Friday, December 31, 2010

Christine Nystrom 1941-2010

It is with great sadness that I relate, here on Blog Time Passing, that Christine Nystrom passed away last week, on Wednesday, December 22. Chris was born on March 23, 1941, earned a BA and PhD from New York University, attending Columbia University's Teachers College in between for her MA.  


She was a mentor and a friend to me, and to many others in the media ecology community.  As Neil Postman's student, she produced the first doctoral dissertation in New York University's Media Ecology program that dealt with media ecology as a coherent theoretical framework, completed in 1973, two years after the program began.  As his colleague, Chris gave structure to the Media Ecology graduate program.  


For most of the history of the program, she was one of the three principle faculty members, with Neil and Terry Moran.  And for much of that time, certainly for the time I was there, she team-taught most of her classes with Neil, and they really were an awesome combination, Neil providing charm and wit, and excelling at eliciting discussion, and Chris providing structure, rigor, and intellectual depth.

Chris was a dedicated educator, served on hundreds of dissertation committees--she was the chair of mine, and also mentored Joshua Meyrowitz's thesis, No Sense of Place, Robert Albrecht's dissertation on music, and many more.  And for many of us she went above and beyond in editing dissertations (sometimes to the point of rewriting them) in support of her students.  



She was absolutely brilliant, and a gifted writer much like Neil, but she did not direct her energies to publishing, did not care for the spotlight, and instead focused on teaching, on the success of her students, and supporting her peers, Neil Postman, Terry Moran, and Henry Perkinson (she continually provided Postman with invaluable feedback, editing, and suggestions on his work).  But the few articles that she did publish were absolute gems..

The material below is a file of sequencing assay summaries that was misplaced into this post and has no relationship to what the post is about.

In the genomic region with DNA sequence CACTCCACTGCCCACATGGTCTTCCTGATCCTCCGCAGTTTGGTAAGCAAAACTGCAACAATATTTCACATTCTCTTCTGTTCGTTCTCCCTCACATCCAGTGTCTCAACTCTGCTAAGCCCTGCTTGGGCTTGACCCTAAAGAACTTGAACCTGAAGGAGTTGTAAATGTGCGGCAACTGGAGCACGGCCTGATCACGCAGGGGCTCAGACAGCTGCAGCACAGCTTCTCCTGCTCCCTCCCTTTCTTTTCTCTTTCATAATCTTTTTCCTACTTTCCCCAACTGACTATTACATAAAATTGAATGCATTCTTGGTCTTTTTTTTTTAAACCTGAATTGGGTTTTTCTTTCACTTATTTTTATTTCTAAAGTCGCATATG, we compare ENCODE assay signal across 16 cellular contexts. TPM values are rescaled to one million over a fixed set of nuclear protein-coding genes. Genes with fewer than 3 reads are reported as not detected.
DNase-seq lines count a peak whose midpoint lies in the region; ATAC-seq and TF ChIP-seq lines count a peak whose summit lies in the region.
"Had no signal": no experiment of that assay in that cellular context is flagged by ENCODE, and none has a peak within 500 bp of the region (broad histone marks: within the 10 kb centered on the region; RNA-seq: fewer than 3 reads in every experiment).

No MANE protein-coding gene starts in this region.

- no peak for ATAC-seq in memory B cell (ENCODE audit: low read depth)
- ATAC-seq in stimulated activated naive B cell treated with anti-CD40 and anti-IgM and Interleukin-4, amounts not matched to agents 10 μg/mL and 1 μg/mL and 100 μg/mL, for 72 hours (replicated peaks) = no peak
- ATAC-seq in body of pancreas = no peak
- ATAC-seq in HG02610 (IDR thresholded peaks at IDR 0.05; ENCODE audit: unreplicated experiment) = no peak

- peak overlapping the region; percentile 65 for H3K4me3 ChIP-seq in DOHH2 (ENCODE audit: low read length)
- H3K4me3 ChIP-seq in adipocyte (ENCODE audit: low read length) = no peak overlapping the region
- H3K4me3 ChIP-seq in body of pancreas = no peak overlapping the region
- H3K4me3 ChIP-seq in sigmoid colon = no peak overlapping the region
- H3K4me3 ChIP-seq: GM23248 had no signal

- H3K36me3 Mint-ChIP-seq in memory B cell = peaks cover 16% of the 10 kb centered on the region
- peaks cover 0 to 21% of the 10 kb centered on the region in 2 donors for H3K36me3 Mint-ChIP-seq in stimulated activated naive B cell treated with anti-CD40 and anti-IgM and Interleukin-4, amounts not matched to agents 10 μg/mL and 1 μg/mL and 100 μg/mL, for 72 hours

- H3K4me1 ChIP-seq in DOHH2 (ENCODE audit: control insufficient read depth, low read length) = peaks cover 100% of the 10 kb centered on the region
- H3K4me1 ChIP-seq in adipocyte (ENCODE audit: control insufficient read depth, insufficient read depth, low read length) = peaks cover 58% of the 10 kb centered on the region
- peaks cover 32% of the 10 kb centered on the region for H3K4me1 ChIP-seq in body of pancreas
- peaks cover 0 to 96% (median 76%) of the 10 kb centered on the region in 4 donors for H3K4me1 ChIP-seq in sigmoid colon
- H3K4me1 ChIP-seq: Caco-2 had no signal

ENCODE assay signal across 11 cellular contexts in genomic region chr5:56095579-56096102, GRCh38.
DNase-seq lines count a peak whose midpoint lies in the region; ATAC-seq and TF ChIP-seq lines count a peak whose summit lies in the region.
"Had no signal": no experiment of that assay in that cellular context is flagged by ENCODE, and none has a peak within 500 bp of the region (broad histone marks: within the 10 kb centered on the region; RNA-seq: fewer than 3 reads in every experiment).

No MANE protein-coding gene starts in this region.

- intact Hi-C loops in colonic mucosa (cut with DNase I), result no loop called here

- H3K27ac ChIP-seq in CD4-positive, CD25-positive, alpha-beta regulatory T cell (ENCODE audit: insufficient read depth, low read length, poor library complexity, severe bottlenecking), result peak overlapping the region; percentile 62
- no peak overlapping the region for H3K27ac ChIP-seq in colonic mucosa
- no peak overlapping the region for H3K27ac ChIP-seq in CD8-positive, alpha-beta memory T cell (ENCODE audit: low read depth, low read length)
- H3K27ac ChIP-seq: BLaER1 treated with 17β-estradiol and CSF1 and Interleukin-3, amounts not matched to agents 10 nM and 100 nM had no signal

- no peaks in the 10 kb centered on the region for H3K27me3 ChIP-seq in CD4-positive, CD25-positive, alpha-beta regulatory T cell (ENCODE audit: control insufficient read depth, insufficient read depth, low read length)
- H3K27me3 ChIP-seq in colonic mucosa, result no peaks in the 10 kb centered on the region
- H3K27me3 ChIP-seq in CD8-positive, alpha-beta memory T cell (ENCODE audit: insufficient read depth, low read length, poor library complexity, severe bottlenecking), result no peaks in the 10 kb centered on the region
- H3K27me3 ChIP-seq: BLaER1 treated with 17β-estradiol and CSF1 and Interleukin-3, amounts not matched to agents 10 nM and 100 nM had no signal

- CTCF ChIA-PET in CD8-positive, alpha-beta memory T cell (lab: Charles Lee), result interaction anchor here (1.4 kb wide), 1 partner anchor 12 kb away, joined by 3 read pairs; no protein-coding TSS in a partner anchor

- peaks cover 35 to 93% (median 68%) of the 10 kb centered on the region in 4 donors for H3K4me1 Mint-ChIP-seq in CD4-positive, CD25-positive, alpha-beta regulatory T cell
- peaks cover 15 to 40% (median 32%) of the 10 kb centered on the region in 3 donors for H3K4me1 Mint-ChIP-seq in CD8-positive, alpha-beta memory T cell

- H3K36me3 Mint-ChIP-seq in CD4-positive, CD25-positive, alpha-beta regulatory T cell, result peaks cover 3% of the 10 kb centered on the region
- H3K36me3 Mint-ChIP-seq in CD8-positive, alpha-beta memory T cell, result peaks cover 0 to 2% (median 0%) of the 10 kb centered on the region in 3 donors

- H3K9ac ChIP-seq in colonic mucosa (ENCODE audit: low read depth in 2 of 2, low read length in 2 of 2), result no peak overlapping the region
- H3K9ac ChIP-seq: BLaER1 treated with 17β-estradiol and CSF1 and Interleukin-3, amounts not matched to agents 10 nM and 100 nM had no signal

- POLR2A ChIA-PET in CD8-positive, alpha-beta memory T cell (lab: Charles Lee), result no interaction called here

She was in many ways an unsung hero of media ecology, dedicated to serving the needs of the field in many different ways.

I credit Chris with helping me to improve my writing in very significantcways, and with teaching me how to be a scholar.  She was demanding of her students, and some found that quite intimidating, but her insistence on rigor in scholarship put her in the same camp as Walter Ong and James Carey.  She was a true intellectual, a pure intellectual, but also a woman who had an off-beat sense of humor and imagination.

The loss is a personal one for me, a loss felt keenly by all of her students, and others who knew her professionally, and as a friend.  Many more in the media ecology community know her through her writing, and her reputation as a pioneer in our field.  



I last saw her in September, she asked if I would meet her for lunch before she departed to Iowa to spend her last days with her family, and so we did.  The conversation we had was rambling, we could have talked about so many different things, it seemed as if what we did talk about was almost random.  But it wasn't about the content, it was about the medium, the relationship, one last time together.

And before we parted she looked back on the time she devoted to the media ecology program, and the students that came through it, and said that she thought that she, and Neil, had accomplished something worthwhile, something important.  And of course I said that it certainly was very important, very influential, that media ecology is not something that is going to fade away, that the effects of what they had set in motion will continue to be felt into the future, serving to make the world a better place.